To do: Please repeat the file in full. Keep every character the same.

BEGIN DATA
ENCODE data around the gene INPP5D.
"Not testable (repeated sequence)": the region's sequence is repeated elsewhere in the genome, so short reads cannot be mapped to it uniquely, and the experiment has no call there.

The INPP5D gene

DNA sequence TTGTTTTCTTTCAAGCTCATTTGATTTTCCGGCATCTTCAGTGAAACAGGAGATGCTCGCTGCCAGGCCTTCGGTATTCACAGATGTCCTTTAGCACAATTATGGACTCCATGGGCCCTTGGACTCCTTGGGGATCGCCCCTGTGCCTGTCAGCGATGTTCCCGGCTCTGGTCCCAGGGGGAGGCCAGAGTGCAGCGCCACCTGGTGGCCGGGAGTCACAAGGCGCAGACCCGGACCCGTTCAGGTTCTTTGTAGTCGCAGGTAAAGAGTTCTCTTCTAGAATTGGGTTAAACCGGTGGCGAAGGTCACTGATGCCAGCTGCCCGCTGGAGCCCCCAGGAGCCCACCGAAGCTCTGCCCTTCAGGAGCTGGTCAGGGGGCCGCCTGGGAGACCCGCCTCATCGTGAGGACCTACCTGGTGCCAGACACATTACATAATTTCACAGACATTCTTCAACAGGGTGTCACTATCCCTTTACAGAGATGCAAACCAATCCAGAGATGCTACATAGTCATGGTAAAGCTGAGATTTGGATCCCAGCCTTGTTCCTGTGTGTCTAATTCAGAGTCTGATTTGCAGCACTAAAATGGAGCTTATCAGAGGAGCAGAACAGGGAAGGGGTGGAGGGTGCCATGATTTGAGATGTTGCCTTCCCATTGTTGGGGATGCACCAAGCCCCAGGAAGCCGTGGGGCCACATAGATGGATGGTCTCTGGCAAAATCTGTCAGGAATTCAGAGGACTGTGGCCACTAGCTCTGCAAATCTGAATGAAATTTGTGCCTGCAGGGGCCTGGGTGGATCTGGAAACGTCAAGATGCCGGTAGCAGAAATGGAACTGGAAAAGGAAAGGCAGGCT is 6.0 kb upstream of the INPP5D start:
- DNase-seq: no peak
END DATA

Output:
ENCODE data around the gene INPP5D.
"Not testable (repeated sequence)": the region's sequence is repeated elsewhere in the genome, so short reads cannot be mapped to it uniquely, and the experiment has no call there.

The INPP5D gene

DNA sequence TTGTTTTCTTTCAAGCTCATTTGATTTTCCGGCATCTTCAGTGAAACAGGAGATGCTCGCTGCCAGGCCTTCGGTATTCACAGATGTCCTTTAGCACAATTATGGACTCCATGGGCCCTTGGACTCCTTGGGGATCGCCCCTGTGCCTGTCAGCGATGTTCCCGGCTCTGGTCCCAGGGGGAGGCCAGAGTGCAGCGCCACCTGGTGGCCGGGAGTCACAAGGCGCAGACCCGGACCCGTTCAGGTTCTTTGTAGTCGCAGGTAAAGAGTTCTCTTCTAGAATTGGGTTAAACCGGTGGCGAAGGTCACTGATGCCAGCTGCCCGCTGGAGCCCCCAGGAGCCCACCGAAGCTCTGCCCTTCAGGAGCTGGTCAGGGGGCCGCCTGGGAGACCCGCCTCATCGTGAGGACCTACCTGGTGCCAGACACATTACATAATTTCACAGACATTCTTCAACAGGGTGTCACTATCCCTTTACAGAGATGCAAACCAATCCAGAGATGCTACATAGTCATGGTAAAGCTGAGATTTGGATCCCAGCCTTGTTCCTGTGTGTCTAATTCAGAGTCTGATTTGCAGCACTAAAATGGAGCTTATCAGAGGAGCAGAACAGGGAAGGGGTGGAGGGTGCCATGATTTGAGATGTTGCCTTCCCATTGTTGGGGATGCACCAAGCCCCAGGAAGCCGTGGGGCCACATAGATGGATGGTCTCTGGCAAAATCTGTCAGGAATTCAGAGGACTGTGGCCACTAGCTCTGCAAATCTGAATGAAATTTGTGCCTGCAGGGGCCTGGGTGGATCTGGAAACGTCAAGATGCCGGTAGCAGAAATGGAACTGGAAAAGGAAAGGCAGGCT is 6.0 kb upstream of the INPP5D start:
- DNase-seq: no peak